PCR efficiency was determined separately for each primer/probe set. A standard cDNA template with relatively high levels of expression of target genes was made by pooling two zebrafish gill cDNA preparations. This pool was serially diluted sixfold before use in a standard qPCR with each individual primer/probe set. The threshold cycle (CT) value in the qPCR was plotted against log-transformed cDNA input values to calculate the slope; efficiency was calculated using the equation E = 10(−1/slope) (53). Efficiencies for our amplicons were calculated at the following values: for acidic ribosomal protein (ARP), 2.06; for gamma interferon (IFN-γ), 2.06; for interleukin-1β (IL-1β), 2.05; for inducible nitric oxide synthase (iNOS), 1.96; and for tumor necrosis factor alpha (TNF-α), 1.96.

ARP primers were used to normalize all samples to equivalent input cDNA amounts. CT values for each reaction were reported by the ABI software. Relative expression levels were calculated using the Pfaffl method (53), with efficiency correction for each primer/probe set, using REST software (http://www.gene-quantification.de/rest.html) (54).

In order to quantify the bacterial load for each sampled tissue, a qPCR assay was developed based on the 16S rRNA sequence obtained from the specific Francisella sp. isolates used in this study. qPCR was performed as described for the detection of zebrafish transcripts; primer and probe sequences are shown in Table Table1.1. To correlate the detection of Francisella sp. 16S rRNA with bacterial burden and to ensure the specificity of the assay for Francisella, we performed side-by-side comparisons of plate bacterial counts and 16S rRNA levels as reported by threshold values in the qPCR assay. A range of set numbers of Francisella CFU as determined by plate counts was added to various uninfected zebrafish tissue samples. RNA was extracted and cDNA synthesized as described above. This experiment was repeated in triplicate, with various amounts of bacterial input. The equation derived from the direct correlation between plate counts and 16S rRNA detection (r2 = 0.92) was used to calculate Francisella sp. burden in all sampled tissues (data not shown). The minimum number of reproducibly detectable bacteria was 40 CFU, as determined by plate counts. In all control samples tested, CT values were greater than the threshold level of the assay, indicating that zebrafish or commensal bacterial cDNAs do not interfere with the specific detection of Francisella sp. 16S rRNA.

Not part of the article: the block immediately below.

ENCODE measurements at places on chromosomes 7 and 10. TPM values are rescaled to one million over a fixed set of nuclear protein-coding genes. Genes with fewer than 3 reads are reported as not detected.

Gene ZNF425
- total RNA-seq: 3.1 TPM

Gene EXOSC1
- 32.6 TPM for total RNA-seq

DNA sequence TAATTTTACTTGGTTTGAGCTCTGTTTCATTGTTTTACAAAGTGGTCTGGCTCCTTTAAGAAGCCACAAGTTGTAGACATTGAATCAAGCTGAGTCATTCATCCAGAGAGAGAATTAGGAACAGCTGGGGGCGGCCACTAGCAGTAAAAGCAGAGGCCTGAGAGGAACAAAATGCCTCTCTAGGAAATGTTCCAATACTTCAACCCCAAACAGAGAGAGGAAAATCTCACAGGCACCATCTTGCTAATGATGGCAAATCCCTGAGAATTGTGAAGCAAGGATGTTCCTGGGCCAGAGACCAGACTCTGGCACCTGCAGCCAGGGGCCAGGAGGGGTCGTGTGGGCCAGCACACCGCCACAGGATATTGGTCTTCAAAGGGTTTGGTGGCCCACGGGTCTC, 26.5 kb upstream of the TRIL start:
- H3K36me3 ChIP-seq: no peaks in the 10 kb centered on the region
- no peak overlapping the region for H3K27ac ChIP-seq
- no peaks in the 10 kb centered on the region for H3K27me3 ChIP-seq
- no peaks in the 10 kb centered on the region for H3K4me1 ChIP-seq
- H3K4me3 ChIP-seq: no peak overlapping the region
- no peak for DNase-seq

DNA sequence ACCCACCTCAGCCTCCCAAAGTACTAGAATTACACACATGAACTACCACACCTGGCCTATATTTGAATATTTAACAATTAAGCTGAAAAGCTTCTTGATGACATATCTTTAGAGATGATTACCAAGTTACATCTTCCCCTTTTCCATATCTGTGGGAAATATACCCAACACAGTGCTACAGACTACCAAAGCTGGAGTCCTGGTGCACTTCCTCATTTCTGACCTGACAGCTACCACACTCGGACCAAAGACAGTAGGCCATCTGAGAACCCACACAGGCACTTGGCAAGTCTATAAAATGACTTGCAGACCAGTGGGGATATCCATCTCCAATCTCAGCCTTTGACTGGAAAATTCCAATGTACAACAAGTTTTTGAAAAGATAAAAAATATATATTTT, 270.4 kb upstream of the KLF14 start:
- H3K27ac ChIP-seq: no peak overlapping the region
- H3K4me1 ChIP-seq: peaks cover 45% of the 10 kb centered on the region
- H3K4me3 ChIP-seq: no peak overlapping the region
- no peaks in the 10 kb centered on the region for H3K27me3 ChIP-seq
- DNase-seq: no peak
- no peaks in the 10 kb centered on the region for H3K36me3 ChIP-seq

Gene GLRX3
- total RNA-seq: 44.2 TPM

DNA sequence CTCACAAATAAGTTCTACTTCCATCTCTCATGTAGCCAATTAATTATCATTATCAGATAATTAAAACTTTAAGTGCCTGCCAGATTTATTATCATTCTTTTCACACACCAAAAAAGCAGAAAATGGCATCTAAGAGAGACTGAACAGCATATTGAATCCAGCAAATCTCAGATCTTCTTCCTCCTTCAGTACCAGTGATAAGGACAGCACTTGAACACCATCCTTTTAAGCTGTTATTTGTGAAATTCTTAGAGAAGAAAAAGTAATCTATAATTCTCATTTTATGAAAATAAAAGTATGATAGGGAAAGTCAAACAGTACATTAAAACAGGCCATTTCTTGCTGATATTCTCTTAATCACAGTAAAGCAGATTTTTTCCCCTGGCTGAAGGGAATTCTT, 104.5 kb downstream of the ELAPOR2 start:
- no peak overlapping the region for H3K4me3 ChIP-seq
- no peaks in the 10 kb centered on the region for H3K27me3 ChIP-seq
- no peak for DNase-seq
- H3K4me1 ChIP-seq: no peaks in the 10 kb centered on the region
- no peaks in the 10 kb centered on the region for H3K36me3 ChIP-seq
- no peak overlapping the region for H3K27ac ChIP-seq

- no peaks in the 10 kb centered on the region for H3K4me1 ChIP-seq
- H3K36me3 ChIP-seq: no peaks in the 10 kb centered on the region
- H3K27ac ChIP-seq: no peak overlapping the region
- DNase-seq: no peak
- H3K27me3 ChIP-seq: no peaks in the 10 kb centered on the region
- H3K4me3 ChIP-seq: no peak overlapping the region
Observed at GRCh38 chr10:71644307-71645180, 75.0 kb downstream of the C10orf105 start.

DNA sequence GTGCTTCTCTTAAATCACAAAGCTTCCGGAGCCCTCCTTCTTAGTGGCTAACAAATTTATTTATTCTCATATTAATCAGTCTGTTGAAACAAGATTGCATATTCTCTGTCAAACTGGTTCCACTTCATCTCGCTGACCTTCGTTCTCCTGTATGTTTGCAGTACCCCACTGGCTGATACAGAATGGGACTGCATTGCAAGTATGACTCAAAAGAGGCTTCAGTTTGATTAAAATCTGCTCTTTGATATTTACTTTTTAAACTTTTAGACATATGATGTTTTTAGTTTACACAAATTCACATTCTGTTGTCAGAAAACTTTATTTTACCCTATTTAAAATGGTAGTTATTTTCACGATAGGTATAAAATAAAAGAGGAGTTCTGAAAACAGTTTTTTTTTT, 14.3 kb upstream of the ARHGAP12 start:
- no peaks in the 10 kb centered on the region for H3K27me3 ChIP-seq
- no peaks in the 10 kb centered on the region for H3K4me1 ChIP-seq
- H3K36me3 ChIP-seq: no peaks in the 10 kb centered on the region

Statistical analysis.

Kaplan-Meier curves were used to compare survival rates of zebrafish infected with different numbers of bacteria. Differences between doses were compared using a log rank test in SPSS version 11.5 (SPSS Inc., Chicago, IL). Nonparametric statistical significance of relative gene expression was calculated with REST software (54) by a pairwise fixed reallocation randomization test with 50,000 repeats. This calculation is based on the probability of observing ratios equal to or greater than no effect in randomly assigned control and challenged sample groups. The significance of differences in relative gene expression levels between fish challenged with heat-killed and live bacteria was calculated by a Student t test assuming equal variation. Correlations between bacterial load and relative gene expression were calculated by multiple stepwise linear regressions using SPSS software. For multiple regressions with four variables, gene expression and bacterial load data were pooled from individual liver, spleen, and kidney samples (equaling 24 total sample points) at each time point in order to achieve an appropriate sample size (46).


Francisella sp. reproducibly infects and causes morbidity and mortality in zebrafish.

In order to determine the Francisella sp. infectious doses in zebrafish, SPF adult zebrafish were i.p. injected with different doses of Francisella or with PBS. We observed a dose-dependent mortality, with most deaths occurring between days 2 and 7 p.i. (Fig. (Fig.1).1). Fish injected with high concentrations of bacteria died more quickly than fish injected with intermediate or low concentrations of bacteria. Signs of disease included loss of appetite, darkening of the skin, increased respiration rates, listlessness, lethargy, and weak swimming. The coelomic cavity of moribund fish swelled substantially (ascites), and fish developed red or dark-brown lesions near the injection site. Zebrafish injected with PBS or with heat-inactivated bacteria developed no signs of disease and had no mortality.

FIG. 1.
Zebrafish succumb to Francisella sp. infection in a dose-dependent manner. Mortality data are from two independent experiments (25 fish per group in duplicate per experiment) and are representative of the four separate dose-response experiments conducted. ...

Francisella sp. begins replicating in zebrafish 12 h p.i.